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FoodBioSystems DTP - Evaluating epigenetic and transcriptomic adaptations to climate change in Brasicca napus (oilseed rape)

Project Description


The recent heat wave events witnessed over the past few years across the UK as a result of change in the global climate, represents a serious threat to agriculture. Significant loss in crop production has been observed worldwide, which is sometimes attributed to the rise of heat coupled with drought (Mittler, 2006). Oilseed rape (B. napus) is an economically important crop for the UK, where higher temperature at pre-anthesis period has been proven to reduce pollen fertility (Morrison, 1991) and also can have severe impact on seed moisture at post-anthesis, which in turn deteriorates the quality of oil content and composition. At the other extreme, cold temperatures in December, which may be less common in the future, have recently been positively associated with yield in oilseed rape (Brown et al., 2019).

There is increasing evidence that epigenetic mechanisms, such as DNA methylation and histone modifications, alter the regulation of gene expression as a direct response to heat stress; this may influence plant growth and development. It has been shown that higher temperatures can significantly affect expression of genes related to flowering in B. napus (Tang et al., 2019). Currently, the epigenetic mechanism of heat stress response for the UK varieties is not well understood.

Project Aims and objectives: the aim of this project is to provide a systems-level molecular and metabolic understanding of the impact of heat stress on yield and seed development of B. napus for UK-specific varieties. Such a systems biology approach will be achieved through monitoring DNA methylation and global transcriptome profiling in tandem with metabolic analysis of oilseed rape as a result of heat stress. The project is a collaboration between Cranfield University and University of Reading. The main objectives of the project include:
1. Investigating the effect of heat stress on two lines on pollination fertility and seed quality at pre- and post-anthesis periods of B. napus.
2. Identifying site-specific modification of DNA methylation in the B. napus genome susceptible to heat stress
3. Performing transcriptome profiling using RNA-Seq, to identify key differentially expressed genes as a result of heat stress.

The above objectives will lead to the development of a gene regulatory network in order to assess the epigenetic mediation effect on pollination fertility and seed quality measures. Ultimately, these results will be used to develop a machine learning model to predict the future impact of heat stress on pollination fertility and seed quality.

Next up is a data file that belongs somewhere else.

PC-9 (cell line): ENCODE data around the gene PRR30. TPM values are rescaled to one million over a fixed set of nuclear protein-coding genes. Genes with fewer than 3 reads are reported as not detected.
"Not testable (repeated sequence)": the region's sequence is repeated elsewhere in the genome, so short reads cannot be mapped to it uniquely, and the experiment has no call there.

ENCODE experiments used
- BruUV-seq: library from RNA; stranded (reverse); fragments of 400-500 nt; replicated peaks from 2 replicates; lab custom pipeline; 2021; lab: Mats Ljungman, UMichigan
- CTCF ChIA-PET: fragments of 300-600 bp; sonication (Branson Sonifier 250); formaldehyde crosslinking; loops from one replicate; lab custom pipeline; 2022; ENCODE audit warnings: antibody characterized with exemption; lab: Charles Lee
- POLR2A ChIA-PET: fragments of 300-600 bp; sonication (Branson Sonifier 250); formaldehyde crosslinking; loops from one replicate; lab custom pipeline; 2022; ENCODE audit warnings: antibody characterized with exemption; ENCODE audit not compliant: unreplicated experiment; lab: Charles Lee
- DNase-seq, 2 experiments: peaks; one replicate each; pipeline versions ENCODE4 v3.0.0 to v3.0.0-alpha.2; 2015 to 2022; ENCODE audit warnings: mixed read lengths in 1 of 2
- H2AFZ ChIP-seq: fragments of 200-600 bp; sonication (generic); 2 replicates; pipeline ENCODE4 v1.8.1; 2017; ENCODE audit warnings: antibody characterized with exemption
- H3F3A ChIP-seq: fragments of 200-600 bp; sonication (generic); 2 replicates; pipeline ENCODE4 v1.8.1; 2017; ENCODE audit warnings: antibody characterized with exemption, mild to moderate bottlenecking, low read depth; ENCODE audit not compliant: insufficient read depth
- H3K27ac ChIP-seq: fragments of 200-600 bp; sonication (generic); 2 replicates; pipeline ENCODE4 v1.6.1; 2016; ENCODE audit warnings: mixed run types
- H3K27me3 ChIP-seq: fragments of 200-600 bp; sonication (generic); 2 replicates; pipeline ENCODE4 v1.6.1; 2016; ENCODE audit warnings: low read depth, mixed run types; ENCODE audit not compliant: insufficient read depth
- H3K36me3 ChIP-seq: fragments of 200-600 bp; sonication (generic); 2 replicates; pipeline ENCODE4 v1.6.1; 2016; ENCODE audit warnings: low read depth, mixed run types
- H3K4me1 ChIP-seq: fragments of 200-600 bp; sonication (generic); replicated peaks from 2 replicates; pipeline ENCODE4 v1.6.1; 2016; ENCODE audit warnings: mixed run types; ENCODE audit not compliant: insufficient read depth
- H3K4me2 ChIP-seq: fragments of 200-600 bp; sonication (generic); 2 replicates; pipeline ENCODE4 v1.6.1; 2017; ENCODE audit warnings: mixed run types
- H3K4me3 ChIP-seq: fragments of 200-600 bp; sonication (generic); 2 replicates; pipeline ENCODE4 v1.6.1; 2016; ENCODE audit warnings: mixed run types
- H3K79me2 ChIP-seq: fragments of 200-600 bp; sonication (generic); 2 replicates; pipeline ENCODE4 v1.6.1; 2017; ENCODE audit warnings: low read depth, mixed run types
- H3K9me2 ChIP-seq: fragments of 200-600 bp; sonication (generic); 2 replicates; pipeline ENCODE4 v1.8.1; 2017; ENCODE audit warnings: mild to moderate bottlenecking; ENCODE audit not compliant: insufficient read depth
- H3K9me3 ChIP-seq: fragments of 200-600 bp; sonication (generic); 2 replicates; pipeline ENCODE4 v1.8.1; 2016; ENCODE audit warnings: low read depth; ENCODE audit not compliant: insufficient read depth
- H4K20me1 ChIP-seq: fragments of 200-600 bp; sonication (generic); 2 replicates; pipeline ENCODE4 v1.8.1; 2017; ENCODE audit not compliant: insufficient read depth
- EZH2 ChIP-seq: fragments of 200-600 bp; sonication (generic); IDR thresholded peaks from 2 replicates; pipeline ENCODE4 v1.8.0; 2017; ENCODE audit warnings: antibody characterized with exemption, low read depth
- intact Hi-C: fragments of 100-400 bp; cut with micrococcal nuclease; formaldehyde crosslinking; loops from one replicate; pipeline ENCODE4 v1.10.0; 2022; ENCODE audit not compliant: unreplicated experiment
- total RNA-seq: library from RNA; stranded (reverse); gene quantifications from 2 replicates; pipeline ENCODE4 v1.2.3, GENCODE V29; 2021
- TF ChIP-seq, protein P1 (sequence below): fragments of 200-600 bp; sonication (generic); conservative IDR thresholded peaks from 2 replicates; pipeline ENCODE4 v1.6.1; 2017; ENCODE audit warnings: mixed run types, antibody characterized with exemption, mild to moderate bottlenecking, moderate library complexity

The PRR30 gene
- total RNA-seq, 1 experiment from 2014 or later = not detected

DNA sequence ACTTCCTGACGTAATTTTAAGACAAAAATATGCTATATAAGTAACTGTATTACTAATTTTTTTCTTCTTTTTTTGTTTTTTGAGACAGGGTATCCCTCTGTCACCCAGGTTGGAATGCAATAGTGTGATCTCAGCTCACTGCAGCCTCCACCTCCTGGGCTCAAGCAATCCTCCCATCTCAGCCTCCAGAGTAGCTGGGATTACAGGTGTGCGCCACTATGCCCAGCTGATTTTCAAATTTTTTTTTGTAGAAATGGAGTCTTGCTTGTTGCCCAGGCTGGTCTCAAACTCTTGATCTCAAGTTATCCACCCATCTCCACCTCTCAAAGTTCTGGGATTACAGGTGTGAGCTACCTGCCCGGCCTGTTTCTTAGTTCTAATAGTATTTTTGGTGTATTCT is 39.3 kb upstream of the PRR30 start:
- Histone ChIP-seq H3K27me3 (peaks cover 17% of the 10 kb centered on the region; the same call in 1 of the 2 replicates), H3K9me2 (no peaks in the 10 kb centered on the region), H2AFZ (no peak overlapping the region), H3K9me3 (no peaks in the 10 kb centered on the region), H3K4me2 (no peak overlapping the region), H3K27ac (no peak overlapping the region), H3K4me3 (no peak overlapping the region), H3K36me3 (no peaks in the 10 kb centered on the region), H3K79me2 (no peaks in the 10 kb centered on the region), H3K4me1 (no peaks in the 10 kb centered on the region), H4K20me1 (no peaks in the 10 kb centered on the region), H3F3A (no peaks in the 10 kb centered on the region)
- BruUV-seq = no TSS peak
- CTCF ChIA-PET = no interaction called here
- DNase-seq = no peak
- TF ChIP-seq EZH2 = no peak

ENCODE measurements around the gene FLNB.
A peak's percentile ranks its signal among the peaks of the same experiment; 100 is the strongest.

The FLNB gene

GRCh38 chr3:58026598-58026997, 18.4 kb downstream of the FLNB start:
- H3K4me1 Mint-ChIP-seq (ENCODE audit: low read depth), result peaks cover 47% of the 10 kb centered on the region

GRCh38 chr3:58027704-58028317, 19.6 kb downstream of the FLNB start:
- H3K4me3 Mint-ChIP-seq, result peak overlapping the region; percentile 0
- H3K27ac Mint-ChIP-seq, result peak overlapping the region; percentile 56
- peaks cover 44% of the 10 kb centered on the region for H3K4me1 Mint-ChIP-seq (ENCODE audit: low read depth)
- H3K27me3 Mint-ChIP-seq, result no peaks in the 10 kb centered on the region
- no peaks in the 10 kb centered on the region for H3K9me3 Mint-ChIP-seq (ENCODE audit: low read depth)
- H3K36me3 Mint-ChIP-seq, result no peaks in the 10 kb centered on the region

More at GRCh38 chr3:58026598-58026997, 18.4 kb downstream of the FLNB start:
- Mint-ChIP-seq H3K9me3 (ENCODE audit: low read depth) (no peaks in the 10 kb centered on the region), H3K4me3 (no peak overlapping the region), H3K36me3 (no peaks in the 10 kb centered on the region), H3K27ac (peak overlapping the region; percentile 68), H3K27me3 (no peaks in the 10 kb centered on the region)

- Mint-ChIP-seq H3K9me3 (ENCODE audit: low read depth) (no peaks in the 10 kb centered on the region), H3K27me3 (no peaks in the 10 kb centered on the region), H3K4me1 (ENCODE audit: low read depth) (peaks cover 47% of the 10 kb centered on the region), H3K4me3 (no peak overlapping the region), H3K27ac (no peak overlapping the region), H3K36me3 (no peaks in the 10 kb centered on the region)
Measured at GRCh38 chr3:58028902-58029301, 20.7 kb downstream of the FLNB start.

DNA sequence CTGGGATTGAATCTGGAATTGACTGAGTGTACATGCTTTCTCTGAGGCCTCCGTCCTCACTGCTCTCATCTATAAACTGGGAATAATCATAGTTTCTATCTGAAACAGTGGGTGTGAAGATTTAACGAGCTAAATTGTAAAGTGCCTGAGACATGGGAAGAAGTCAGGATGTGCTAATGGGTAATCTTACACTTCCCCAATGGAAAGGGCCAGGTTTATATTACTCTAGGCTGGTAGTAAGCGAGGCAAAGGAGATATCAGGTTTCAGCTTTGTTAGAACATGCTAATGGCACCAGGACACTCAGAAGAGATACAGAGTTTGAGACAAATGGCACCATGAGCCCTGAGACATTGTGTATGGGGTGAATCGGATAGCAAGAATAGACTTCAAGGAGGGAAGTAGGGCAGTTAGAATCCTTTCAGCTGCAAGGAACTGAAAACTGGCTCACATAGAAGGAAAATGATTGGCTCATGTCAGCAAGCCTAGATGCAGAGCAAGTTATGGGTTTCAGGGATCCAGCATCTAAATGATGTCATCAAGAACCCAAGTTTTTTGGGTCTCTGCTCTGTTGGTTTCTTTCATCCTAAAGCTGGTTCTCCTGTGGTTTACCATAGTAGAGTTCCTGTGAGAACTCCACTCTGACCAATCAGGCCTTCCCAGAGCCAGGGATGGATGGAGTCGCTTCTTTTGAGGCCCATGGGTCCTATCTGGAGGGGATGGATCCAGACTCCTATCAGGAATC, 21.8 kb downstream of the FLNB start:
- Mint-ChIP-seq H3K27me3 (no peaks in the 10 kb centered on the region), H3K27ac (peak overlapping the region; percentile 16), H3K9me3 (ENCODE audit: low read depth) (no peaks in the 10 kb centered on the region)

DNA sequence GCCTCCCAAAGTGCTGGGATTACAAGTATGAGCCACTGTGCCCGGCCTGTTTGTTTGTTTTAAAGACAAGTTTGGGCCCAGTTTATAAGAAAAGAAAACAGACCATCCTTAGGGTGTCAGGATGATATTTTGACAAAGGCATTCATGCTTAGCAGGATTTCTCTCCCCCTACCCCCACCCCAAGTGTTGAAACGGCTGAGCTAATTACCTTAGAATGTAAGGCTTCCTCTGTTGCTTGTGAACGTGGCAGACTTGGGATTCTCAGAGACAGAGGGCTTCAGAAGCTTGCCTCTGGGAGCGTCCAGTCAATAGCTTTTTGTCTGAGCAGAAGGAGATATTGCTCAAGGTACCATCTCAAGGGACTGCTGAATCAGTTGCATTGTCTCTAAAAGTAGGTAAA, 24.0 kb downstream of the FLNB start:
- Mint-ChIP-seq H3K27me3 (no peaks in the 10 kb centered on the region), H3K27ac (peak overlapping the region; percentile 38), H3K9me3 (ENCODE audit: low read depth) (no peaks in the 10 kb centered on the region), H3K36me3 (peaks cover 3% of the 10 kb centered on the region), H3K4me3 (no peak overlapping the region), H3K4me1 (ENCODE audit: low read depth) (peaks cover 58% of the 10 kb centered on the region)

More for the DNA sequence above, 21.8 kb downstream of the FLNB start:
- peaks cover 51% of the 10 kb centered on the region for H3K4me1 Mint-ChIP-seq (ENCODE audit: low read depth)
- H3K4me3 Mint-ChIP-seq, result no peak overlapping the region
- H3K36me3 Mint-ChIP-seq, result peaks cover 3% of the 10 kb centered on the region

Training opportunities: The student ideally will be coming from Bioinformatics or related background. Training will be provided training in conducting wet lab experiments under the supervision of experienced academics in Cranfield University and the University of Reading. The project PI is Course Director for the Applied Bioinformatics MSc course and the recruited student will have the opportunity to attend computational and NGS informatics modules of this course according to their background and current skill set. In addition, the student will be able to attend external and internal courses on machine learning as required. The student will also have the opportunity to attend national and international conferences in appropriate subject area.

Student profile: This project would be suitable for students with a BSc in biology and a postgraduate degree in bioinformatics. If the student is trained at undergraduate level in bioinformatics or related computer science field, experience in chemistry, nutrition, agriculture, food science or a closely related science is required.

Funding Notes

This project is part of the FoodBioSystems BBSRC Doctoral Training Partnership (DTP), it will be funded subject to a competition to identify the strongest applicants. Due to restrictions on the funding, this studentship is only open to UK students and EU students who have lived in the UK for the past three years.

The FoodBioSystems DTP is a collaboration between the University of Reading, Cranfield University, Queen’s University Belfast, Aberystwyth University, Surrey University and Brunel University London. Our vision is to develop the next generation of highly skilled UK Agri-Food bioscientists with expertise spanning the entire food value chain. We have over 60 Associate and Affiliate partners. To find out more about us and the training programme we offer all our postgraduate researchers please visit View Website.


● Brown, JKM. et al. (2019) Sci.Rep., 9:6953.
● Gao, G. et al.(2014). Bre.Sci, 64:125-133.
● Morrison, MJ. (1991). Can.Jou.Bot., 71:303-308.
● Mittler, R. (2006). Tre.Pla.Sci, 11:15-19
● Tang, X. et al. (2019). BMC Gen., 20:644.
● Yu, X. et al. (2012) Jou.Exp.Bot., 63:1025-1038.

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